Mamluk Philae Dish

On view at The Met Fifth Avenue in Gallery 454

This kind of shallow dish with a narrow rim and a flattened omphalos (boss) at center is known as a philae. The type dates back to antiquity, but examples from the early and medieval Islamic periods are rare, and their function likely differed from era to era. Here the ogive medallions, rosettes with swirling petals, ducklike birds, and radiating patterns are all typical of Mamluk metalwork. However, the patterns in the central boss—an interlaced, six-pointed star formed by three curvilinear panels—depict large lotus blossoms, reflecting the introduction of Ilkhanid Mongol chinoiserie to Mamluk Syria and Egypt after 1320.
This dish compares closely with two others inscribed with the honorific titles of mid-fourteenth-century Mamluk sultans: one in the Freer Gallery of Art, Washington, D.C., made for a Mamluk officer of Sultan Hasan (r. 1347–51, 1354–61), and another in the Keir collection that was made for Sultan Salih (r. 1351–54). On all three examples the brass is inlaid with precious silver and gold, suggesting that this dish, like those, was intended for a member of the Mamluk ruling elite. The Arabic verses inscribed around the cavetto (concave portion of the dish) encourage the dish's owner to drink, but whether wine or water is unclear.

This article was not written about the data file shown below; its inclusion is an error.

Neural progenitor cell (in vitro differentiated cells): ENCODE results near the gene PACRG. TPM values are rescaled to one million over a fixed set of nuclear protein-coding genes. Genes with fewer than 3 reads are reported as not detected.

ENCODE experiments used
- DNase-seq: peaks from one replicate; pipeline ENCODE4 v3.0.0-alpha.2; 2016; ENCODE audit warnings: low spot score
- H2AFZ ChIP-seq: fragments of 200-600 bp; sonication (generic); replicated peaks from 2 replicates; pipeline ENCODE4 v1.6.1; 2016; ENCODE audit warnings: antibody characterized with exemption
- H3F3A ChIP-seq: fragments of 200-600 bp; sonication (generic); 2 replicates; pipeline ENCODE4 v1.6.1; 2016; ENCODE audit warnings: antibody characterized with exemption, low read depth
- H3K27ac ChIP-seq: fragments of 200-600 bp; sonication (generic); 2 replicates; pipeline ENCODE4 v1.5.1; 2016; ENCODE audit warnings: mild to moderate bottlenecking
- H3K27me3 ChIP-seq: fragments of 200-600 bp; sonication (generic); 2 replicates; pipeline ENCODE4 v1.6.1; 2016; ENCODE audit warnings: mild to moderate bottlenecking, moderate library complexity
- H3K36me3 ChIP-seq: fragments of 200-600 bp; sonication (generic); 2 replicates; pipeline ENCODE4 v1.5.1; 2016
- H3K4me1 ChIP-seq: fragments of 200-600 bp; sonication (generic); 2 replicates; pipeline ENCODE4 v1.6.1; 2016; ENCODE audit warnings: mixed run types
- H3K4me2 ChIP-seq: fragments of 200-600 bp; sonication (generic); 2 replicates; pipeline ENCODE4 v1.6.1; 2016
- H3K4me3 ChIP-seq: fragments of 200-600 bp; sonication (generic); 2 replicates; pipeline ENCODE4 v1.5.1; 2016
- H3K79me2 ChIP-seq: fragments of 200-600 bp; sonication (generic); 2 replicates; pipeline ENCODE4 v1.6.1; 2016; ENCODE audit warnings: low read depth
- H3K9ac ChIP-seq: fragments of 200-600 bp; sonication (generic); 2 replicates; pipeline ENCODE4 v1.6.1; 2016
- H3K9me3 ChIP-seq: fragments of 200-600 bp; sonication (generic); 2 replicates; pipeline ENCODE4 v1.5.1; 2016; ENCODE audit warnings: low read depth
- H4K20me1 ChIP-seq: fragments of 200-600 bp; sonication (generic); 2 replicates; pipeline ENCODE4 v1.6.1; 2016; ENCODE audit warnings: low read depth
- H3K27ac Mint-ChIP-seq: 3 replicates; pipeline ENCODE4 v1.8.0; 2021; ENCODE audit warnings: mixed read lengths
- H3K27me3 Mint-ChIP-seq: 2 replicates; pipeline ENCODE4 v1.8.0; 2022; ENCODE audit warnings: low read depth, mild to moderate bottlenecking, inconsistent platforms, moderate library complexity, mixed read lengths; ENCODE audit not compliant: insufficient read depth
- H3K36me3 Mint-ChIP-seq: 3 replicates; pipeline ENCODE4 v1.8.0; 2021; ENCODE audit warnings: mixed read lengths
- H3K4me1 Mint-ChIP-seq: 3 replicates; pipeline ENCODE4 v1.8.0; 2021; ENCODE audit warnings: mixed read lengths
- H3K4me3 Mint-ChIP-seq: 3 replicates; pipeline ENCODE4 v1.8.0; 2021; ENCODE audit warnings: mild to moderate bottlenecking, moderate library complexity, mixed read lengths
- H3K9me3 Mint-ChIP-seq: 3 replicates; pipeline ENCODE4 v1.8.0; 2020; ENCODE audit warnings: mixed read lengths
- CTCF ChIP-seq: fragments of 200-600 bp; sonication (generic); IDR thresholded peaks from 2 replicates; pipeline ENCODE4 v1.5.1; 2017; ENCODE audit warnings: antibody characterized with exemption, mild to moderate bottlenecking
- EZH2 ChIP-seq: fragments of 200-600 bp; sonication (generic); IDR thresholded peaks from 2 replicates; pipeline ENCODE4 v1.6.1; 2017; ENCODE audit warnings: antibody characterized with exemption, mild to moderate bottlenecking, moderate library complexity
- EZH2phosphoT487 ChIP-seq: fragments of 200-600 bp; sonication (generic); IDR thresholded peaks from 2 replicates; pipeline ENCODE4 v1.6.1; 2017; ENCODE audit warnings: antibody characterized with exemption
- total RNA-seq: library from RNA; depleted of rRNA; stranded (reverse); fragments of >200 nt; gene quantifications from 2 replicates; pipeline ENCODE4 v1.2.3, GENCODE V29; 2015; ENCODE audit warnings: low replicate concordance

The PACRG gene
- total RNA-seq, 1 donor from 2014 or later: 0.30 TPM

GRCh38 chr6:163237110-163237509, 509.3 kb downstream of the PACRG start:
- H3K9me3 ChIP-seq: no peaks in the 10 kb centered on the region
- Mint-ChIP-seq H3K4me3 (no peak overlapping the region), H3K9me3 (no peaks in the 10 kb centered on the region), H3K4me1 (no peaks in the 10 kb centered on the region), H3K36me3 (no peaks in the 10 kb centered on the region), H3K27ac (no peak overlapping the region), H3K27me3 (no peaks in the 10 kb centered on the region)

Mamluk Philae Dish, Brass; inlaid with silver and gold

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